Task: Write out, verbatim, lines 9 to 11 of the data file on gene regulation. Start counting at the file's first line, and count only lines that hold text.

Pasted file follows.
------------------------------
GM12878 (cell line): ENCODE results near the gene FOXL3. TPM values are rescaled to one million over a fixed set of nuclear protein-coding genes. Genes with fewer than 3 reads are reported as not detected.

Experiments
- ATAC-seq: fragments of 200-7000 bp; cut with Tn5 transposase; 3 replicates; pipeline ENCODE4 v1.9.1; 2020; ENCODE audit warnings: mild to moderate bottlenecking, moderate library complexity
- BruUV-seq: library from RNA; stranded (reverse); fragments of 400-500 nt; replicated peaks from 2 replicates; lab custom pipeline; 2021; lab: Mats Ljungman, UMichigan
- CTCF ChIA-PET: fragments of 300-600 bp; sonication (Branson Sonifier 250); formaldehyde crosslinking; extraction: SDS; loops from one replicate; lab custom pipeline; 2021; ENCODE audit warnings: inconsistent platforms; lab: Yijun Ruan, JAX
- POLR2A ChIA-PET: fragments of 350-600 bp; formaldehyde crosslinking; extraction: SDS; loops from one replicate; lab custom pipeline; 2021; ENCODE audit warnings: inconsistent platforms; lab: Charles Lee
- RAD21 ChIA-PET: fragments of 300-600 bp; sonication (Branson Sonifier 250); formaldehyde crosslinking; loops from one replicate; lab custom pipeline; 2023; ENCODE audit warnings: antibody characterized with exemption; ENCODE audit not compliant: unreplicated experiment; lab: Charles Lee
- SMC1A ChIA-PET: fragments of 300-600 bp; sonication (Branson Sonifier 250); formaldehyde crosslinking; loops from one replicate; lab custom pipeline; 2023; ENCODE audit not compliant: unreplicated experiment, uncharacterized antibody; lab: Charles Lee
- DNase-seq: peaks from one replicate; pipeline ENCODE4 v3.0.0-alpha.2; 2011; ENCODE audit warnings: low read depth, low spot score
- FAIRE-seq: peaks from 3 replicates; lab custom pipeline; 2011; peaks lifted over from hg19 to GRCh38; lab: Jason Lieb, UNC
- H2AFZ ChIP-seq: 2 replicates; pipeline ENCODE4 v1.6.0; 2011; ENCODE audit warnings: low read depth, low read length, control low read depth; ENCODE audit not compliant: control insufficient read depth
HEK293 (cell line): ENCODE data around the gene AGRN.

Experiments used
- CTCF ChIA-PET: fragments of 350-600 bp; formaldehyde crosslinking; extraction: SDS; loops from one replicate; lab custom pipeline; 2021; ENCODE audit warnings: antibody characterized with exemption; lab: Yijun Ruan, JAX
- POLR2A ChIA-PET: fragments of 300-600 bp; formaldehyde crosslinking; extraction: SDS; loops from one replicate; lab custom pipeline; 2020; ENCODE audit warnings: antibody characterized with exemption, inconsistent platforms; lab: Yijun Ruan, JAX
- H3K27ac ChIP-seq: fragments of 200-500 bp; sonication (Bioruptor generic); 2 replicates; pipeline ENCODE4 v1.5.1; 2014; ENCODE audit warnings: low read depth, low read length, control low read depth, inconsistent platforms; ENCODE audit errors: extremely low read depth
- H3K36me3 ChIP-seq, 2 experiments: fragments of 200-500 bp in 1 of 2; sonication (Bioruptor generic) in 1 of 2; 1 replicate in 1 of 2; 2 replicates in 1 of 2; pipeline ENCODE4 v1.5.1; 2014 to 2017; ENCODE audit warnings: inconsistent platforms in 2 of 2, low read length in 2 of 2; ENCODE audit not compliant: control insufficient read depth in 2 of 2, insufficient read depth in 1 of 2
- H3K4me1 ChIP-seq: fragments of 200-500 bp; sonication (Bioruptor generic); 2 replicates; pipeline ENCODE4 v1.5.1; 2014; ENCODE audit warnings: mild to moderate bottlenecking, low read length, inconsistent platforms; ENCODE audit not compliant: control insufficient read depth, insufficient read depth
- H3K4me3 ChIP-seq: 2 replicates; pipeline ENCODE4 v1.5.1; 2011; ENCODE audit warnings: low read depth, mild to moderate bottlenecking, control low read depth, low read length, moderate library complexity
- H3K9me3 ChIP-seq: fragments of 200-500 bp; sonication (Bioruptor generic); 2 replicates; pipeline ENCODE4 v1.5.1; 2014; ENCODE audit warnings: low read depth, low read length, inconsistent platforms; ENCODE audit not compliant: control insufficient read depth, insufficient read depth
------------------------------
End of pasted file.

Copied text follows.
- DNase-seq: peaks from one replicate; pipeline ENCODE4 v3.0.0-alpha.2; 2011; ENCODE audit warnings: low read depth, low spot score
- FAIRE-seq: peaks from 3 replicates; lab custom pipeline; 2011; peaks lifted over from hg19 to GRCh38; lab: Jason Lieb, UNC
- H2AFZ ChIP-seq: 2 replicates; pipeline ENCODE4 v1.6.0; 2011; ENCODE audit warnings: low read depth, low read length, control low read depth; ENCODE audit not compliant: control insufficient read depth